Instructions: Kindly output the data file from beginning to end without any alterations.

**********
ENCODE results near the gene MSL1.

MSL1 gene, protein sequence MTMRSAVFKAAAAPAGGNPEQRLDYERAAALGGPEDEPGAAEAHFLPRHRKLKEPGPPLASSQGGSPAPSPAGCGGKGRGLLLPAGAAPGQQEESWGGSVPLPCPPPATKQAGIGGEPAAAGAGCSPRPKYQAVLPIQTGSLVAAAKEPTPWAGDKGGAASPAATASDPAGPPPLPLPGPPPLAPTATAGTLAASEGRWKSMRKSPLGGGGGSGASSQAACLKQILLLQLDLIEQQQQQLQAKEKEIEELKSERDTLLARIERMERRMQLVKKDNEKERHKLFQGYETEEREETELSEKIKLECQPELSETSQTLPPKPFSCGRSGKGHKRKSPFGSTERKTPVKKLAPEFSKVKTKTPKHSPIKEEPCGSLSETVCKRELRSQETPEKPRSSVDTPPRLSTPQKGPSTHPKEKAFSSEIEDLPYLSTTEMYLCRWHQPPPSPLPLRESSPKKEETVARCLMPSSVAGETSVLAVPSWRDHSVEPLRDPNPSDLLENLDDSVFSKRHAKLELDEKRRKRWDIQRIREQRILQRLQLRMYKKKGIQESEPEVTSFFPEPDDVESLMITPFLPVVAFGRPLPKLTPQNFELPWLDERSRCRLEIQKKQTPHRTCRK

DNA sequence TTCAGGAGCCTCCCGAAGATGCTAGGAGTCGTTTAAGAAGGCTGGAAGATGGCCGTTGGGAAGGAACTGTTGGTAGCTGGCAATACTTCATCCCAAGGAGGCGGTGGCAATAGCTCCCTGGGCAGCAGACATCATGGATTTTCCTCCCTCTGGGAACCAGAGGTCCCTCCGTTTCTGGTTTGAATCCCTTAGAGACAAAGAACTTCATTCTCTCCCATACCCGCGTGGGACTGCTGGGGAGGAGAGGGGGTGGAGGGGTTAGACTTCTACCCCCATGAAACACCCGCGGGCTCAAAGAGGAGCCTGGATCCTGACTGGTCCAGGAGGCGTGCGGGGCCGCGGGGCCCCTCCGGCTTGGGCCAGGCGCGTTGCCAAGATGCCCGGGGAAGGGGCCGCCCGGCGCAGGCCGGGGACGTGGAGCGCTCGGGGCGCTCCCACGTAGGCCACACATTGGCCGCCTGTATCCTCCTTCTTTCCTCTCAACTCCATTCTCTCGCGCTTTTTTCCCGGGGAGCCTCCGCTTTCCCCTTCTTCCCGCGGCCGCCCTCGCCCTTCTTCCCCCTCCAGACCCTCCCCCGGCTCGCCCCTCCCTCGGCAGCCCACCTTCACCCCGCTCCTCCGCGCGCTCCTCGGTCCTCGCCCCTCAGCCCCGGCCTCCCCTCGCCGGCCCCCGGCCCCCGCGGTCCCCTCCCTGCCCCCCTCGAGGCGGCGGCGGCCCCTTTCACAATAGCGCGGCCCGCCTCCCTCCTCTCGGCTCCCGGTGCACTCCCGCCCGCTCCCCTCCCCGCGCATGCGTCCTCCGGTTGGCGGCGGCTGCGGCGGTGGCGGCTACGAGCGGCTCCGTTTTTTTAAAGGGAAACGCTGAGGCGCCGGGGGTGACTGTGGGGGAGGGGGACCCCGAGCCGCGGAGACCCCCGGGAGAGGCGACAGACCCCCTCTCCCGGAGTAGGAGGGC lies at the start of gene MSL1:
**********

ENCODE results near the gene MSL1.

MSL1 gene, protein sequence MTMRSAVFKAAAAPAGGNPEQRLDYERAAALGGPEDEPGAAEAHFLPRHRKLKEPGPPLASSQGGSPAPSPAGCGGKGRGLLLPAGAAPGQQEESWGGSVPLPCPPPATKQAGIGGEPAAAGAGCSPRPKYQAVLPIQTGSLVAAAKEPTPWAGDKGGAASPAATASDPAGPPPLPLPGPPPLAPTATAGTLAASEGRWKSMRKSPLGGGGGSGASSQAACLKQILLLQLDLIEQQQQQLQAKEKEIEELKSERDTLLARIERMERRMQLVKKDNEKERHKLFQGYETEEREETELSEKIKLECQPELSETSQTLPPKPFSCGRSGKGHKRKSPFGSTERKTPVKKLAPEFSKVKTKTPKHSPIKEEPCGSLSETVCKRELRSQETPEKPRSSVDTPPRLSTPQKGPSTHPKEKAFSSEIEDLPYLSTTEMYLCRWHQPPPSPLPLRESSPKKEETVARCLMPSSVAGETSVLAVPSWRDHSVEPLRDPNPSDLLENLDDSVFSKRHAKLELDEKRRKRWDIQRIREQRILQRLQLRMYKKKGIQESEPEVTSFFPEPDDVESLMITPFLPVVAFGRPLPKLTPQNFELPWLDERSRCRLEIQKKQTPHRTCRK

DNA sequence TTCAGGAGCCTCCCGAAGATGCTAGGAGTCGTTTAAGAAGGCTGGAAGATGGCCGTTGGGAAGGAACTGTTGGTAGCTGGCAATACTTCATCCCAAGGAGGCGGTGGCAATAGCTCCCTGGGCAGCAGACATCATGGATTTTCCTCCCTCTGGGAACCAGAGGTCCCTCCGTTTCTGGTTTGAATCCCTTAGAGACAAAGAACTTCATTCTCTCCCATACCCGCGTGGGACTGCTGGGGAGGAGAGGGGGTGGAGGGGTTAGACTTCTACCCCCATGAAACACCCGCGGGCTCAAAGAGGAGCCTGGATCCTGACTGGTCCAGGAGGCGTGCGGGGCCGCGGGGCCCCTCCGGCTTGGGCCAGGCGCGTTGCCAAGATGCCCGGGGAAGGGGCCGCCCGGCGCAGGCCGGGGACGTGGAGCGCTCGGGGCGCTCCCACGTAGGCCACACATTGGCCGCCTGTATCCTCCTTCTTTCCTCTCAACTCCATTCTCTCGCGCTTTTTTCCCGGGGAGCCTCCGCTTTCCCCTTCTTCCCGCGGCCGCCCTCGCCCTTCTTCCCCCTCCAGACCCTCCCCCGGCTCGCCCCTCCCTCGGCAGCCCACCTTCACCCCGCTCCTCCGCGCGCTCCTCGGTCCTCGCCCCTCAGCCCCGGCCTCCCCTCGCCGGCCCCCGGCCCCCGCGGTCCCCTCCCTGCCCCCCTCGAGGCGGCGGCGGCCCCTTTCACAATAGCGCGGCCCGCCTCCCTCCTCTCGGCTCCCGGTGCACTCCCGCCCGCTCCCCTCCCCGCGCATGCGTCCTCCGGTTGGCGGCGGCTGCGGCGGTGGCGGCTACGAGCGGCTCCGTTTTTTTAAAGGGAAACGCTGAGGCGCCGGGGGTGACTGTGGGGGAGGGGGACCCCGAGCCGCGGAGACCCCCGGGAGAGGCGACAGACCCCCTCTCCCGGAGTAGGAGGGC lies at the start of gene MSL1: